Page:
And if you need help, reach out to me at eveofchange.

Wait! Before You Jump Jobs


Have you ever found yourself desperate to find and move to a new position or career? Or you’ve been let go (outplaced) and need to find your next corporate home? The pressure is on. You start applying for everything under the sun. You’re sure the “right fit” is just around the corner.

Whoa! What you might really need is a time out. And I don’t mean taking a holiday or battening the hatches.

I can’t tell you the number of clients who’ve found themselves in this spot. And, more importantly, they share one thing in common. In their frantic quest, what they don’t realize is they’re doing more harm than good to themselves.

Let me explain. Ever heard the expression, “I can smell a rat a mile away?” Well, there are two things prospective employers can smell right away in a candidate: low confidence and desperation. Yup, walk into an interview with either odor and you may as well walk right back out the door.

Heck, the best piece of advice I got when I lost my job was, “Don’t even think about applying for positions, let alone search the want ads for at least a few months. You aren’t the best version of yourself right now, so wait until you can bring your best to an interview.”

Here’s the truth: nobody wants to hire someone who has a current dip in their confidence, no matter what the reason. Nor do they want to work with someone desperate. Not that there’s anything bad about being earnest, but desperation tends to make others suspicious.

Moving from one job to another means cleaning up your last job – be it emotional, spiritual or a whole lot of paper to be shredded – and moving forward with clarity, positivity and an open heart. You just can’t take your baggage with you.

So what does it take to realize you are in one or both emotional states and what do you need to do to get past them and job-hunt ready? Remember those clients I mentioned? I’ll tell you exactly what they did.

First, they listened to me asking them to listen to themselves. They discovered their self-talk was less than compassionate and kind.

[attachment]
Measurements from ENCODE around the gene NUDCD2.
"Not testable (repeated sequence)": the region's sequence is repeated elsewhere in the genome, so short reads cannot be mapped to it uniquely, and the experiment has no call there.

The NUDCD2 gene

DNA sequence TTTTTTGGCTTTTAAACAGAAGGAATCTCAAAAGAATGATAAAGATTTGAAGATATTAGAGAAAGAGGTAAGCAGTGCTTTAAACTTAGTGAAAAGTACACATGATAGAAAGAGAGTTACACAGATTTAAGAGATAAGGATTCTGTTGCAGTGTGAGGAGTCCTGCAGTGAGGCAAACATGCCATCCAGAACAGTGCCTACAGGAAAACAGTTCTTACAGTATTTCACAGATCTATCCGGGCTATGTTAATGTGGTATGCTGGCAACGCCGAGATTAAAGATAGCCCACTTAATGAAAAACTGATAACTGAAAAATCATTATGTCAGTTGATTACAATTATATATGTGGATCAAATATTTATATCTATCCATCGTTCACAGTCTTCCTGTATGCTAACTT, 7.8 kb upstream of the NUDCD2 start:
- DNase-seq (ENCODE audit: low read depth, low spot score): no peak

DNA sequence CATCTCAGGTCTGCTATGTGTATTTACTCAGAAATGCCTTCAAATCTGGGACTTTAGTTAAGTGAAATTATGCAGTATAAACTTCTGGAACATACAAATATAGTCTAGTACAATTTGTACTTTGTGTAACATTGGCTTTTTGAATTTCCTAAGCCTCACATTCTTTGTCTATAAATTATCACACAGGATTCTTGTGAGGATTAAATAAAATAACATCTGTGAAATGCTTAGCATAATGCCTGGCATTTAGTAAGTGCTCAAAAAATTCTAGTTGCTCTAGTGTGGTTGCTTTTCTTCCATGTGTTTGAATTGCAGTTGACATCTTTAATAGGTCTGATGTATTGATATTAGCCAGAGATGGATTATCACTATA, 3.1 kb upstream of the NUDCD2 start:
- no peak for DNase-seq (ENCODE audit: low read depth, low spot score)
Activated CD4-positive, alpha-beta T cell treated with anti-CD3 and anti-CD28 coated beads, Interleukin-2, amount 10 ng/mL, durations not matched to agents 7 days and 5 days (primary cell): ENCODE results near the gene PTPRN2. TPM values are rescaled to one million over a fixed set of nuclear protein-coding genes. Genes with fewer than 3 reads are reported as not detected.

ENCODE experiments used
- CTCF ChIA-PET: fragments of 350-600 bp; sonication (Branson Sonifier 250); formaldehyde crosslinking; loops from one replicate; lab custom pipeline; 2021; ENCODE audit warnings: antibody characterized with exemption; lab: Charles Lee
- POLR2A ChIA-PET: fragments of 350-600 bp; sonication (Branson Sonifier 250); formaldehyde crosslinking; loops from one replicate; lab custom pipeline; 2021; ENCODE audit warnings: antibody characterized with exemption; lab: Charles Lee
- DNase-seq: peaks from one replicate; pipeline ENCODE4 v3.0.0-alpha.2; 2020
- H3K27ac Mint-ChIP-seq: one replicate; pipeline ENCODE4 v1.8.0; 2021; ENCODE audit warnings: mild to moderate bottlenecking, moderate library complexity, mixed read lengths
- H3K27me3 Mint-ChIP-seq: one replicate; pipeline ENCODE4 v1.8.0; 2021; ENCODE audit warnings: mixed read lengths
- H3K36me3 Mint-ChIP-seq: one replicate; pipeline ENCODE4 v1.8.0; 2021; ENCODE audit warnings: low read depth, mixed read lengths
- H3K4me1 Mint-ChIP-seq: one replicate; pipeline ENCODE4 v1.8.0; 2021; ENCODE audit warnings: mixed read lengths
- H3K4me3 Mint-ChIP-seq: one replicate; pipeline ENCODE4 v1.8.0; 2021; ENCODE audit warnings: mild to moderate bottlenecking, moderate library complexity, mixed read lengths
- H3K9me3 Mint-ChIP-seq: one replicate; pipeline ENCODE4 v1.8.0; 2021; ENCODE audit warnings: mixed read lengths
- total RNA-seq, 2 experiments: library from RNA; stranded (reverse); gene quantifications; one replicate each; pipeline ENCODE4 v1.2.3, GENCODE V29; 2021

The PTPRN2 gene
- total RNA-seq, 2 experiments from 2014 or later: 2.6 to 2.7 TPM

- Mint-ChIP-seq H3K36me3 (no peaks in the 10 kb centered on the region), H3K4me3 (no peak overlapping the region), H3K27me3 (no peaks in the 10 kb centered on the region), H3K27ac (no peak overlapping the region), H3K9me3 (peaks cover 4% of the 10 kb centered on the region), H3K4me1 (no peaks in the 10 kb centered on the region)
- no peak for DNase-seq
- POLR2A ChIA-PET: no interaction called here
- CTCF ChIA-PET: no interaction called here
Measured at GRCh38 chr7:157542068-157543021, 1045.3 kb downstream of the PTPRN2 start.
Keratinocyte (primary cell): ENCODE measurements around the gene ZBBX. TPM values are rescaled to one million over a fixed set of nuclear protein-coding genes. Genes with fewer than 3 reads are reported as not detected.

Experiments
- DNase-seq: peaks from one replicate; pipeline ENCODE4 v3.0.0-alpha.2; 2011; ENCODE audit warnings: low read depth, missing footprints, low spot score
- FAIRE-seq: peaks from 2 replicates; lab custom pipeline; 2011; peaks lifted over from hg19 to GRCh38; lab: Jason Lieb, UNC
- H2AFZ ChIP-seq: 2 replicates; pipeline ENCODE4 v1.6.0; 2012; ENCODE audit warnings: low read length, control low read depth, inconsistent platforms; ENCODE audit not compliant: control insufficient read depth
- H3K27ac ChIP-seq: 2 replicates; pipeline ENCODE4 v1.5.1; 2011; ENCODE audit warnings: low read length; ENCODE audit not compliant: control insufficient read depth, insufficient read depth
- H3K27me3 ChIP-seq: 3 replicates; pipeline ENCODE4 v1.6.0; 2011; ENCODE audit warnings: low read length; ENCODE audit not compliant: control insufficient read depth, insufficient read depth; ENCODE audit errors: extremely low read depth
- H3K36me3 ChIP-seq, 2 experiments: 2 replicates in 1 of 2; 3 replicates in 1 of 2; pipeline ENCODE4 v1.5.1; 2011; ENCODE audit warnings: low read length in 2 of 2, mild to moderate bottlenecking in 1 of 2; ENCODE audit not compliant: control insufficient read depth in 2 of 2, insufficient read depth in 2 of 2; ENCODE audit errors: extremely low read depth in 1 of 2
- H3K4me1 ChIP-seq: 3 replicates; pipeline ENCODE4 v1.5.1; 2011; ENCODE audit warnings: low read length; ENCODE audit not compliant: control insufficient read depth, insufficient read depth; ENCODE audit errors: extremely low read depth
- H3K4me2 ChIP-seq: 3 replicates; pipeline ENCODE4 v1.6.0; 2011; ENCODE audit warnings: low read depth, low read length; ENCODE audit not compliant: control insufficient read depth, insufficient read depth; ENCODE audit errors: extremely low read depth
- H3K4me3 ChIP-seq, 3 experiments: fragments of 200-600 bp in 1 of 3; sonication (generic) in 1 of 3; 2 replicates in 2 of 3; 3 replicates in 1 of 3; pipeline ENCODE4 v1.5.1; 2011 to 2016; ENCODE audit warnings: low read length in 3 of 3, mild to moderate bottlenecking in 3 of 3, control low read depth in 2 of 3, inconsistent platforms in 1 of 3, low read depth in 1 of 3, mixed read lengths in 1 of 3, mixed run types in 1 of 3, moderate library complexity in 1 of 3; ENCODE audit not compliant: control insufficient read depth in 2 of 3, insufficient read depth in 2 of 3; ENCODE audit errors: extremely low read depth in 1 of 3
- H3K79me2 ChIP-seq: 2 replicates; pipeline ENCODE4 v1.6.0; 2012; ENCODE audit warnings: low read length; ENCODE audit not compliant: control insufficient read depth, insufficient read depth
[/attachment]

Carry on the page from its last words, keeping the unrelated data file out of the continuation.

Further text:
I asked how they thought they’d appear to prospective employers? For most, it doesn’t take long to get an “aha” – meaning they may not be putting forward the best version of themself.

Net we reacquaint them with their strengths, talents and gifts. We all need to be reminded of how we make the world a better place. Then we move into readjusting their expectations of time. Getting the next job isn’t going to happen right away.

This whole process is done within the construct of coaching (check out my Essential C process). The clients do the work; they have everything they need to figure it all out. I just help steer them to a place where they can clean up and put away any outstanding issues while reminding them they’re capable, experienced and have much to offer.

I know this sounds easy but it takes courage and a lot of self-reflection to move from here to there. Especially since for most of us, identity and self-worth are tied with our work.

I use a metaphor with my clients. It goes like this: when we’re feeling low and all consumed (as we are when our confidence is low and desperation high) we look downward. I’ll ask the client to look up and over the fence toward the horizon. Practicing this throughout the day opens up their chest, breathing and vantage point. It moves them from being an isolated island to being part of something bigger. It’s called perspective.

I know the client is ready to put all their hard work into action when I see them look up at me and I hear “I can do this”.

They can move ahead realistically and with sureness. Having an open attitude improves their chances of finding the “right fit” position.

To recap, if you find yourself lacking in confidence and over the brim with desperation, here are 7 steps to move you from the sour odor of despair to the scent of a front runner:

1. Check if your self-talk is negative, self-sabotaging or unrealistic.
2. Think about how a prospective employer would view you should you interview with them today. Who and what would they see?
3. Talk with a trusted friend or family member about how you view your situation. Or hire a coach to guide and be your champion.
4. Think back to a time you were in a job you enjoyed. What made you successful? Write down the skills, attitude, and service you brought to that position (only the positive ones). Read the list every single day.
5. Take an athlete’s mindset. Set a realistic time frame – like several months – before you start applying for positions. Use the time to train to be successful again.
6. Practice lifting your head and noticing things around you everyday. Whether at home alone or in a crowd of people, notice what is going on way over there.
7. When you hear your own voice say, “I’m good. I’ve got this”, you’re ready to go and create your future.

So go ahead and put on your best scent – you’ve got this!